Blogs are our faces to the world--very public faces. Even the most personal of bloggers are mindful of this. Our BlogHer of the Week, Maggie of Okay. Fine. Dammit. was aware of the potential backlash that could ensue by coming clean to her readers about her alcoholism, but she made an even richer outcome possible with her confession. With less care this post could be dismissed as TMI, but Maggie's clarity and generosity with the details of her struggle elevates this piece to something illuminating, even healing.
In her post, "Nine Days Sober", Maggie reaches her first step in recovery, creates a space for readers to address their own experiences with alchoholism and to support her sobriety, and she yanks the last scrap of gauze laid over her self-portrait--the part she was once able to justify as necessary.
Maggie was always a careful blogger, but being too careful began to wear on her. Discretion was becoming dishonesty:
I don’t believe in giving you all the details, in telling you the names of my children, in journaling my every move and thought. And you all know that, and yet you keep coming back. You make me feel like I’ve given you just enough of me, shown you just enough, that you find me worth liking and worth your precious time. I sit here behind this screen and think, But they don’t know me at all.
Of course, every blogger has to decide what is suitable to share with her audience. But Maggie realized that her penchant for approval and privacy online mirrored the denial that paralyzed her in real life, and if she was going to truly get sober, her admission of powerlessness would have to be made in both realms.
Maggie pulls from other inspirational bloggers who lead her to the conclusion that anything other than fully disclosing her disease is defeat.
This is not some questionable behavior I’m engaging in, this is who I am. Alcoholism is a chronic, progressive, fatal illness, and though I had no control over its occurrence I have absolute control over taking responsibility for it, over its treatment. ... I am learning that if there is something that knocks my breath away with fear, then that is exactly the thing I now need to move toward, not away from. That is where this lives.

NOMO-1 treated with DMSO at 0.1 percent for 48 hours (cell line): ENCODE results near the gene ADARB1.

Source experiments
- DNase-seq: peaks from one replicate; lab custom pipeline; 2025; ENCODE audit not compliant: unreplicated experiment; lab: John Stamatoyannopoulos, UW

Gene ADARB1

She shares with us the thinking that led to her confession and in doing so opens our eyes to the thickness of the walls that surround functioning alcoholics. The walls don't go away; they must be sandblasted. Maggie couldn't destroy the walls without all of us feeling the reverberation.
Even just one short week ago, I worried I would never speak these words here. I worried I would never write anything again because early sobriety has consumed my entire existence and if I can’t talk about it, I can’t talk about anything at all. My words have been stuck behind these other ones, with no dam-buster in sight. I either pull the plug on this blog and quietly disappear, or I face you, it, this.
I for one am grateful that Maggie didn't pull the plug and slink offline, undetected and unaccountable. One in 12 of us share Maggie's struggle, and more, like myself, have lived with people who opted to retreat, leaving us hurt and confused.
Maggie reminds us that stopping drinking is not the same as being sober. Her powerful first step enrolls us as witnesses, not voyeurs, to her journey toward sobriety. We can't help but cheer her on and contemplate who else might be helped with her story.
Thanks to everyone for continuing to send in your nominated posts. Remember to nominate individual posts, not entire blogs, and keep them coming! If you want to check out all the BlogHer of the Week posts, check out the BlogHer of the Week archive.
For Elisa, Lisa and Jory
Jory Des Jardins writes on business and career topics at BlogHer, and on her personal blog From Here to Autonomy
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